On Tuesday, the Utah Department of Health presented to lawmakers some sobering numbers. That with still three-and-a-half months to go, the state is already on pace to beat the total number of suicides in all of 2016. Vulnerable demographics include men, teens and young people between the ages of 20 to 25.
On KVNU’s For the People program on Wednesday, Emily Pugsley of the Bear River Health Department said the figures send a warning signal that education is needed.
“From a health educator prevention standpoint, it’s hard to just look at the numbers when we want to help people right away. Understanding that the trend is increasing should send a message to each one of us that we need to be educated about suicide, and what resources are available,” according to Pugsley.
She said the health department has been working with the community to find gaps in services and promoting education on how to identify someone who might be struggling. She said resources are available but it’s also important for family and friends to not be afraid to address the subject with one they suspect may be considering suicide, but doing so in a non-judgmental way.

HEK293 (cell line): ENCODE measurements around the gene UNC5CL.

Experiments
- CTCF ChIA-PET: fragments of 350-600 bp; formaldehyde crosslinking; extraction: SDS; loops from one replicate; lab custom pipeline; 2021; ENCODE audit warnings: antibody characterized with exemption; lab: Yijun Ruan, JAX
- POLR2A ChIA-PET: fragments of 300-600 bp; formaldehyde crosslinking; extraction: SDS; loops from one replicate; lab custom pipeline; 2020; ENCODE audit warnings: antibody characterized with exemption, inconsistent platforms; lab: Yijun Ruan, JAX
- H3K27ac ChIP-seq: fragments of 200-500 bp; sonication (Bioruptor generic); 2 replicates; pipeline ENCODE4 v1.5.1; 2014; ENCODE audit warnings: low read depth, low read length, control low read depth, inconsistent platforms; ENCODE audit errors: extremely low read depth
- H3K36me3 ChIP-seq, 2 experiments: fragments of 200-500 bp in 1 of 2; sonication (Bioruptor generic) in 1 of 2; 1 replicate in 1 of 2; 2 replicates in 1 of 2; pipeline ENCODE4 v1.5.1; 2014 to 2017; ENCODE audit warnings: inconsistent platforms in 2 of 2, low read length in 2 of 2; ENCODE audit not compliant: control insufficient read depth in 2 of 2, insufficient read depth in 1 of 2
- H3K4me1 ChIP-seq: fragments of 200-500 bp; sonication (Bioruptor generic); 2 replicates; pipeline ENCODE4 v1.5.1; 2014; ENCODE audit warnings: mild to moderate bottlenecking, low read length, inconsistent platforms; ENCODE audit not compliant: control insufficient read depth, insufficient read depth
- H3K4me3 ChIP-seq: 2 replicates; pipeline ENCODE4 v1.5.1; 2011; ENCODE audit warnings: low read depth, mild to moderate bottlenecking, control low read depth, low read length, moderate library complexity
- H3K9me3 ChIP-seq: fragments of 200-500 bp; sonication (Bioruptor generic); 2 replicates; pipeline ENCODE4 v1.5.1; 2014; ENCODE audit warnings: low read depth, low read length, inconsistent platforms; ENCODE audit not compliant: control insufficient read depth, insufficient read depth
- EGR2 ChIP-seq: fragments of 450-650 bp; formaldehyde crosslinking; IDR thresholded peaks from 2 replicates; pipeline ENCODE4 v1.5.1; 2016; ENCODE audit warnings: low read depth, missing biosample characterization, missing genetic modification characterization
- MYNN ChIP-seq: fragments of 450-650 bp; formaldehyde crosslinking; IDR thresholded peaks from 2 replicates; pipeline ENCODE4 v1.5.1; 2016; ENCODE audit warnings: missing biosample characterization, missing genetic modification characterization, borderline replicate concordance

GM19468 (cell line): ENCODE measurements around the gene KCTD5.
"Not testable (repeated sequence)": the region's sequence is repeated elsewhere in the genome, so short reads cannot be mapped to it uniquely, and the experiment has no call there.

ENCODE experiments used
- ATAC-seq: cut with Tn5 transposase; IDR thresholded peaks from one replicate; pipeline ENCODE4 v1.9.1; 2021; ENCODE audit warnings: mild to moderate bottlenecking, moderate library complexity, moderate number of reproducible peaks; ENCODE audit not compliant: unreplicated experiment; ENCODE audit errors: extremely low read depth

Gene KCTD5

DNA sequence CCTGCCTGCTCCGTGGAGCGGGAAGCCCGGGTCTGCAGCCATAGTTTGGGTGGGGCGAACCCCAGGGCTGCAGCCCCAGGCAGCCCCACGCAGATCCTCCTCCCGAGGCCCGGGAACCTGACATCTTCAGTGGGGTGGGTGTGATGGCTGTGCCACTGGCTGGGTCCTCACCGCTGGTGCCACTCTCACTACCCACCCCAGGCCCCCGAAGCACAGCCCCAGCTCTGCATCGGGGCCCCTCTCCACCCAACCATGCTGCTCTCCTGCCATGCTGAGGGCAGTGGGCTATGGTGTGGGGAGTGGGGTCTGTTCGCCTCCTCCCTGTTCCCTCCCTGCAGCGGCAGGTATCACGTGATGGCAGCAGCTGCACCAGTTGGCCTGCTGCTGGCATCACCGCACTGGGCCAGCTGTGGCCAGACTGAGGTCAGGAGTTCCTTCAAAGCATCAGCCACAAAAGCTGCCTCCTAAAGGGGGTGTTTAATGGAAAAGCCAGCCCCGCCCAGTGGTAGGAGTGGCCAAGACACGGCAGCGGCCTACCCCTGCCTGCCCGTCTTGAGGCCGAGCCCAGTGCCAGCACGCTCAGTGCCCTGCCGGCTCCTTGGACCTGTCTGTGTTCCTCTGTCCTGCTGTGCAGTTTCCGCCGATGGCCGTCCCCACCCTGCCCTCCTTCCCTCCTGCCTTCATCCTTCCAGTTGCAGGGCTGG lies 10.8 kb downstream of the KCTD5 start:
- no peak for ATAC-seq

“USU Extension is actually offering an amazing class coming up on October 14th (called) ‘Youth Mental Health First Aid’. It’s an eight-hour course that teaches adults how to recognize the signs of a mental health concern in young people and how to respond effectively.
“A lot like Q.P.R. but it does a whole day training, so if anyone wants more information they can call USU Extension or the health department.”
Q-P-R stands for Question, Persuade, Refer which are three important steps concerned individuals can learn to help prevent suicide. Pugsley said it’s important to not just “push it under the rug” thinking it’s just a phase someone is going through.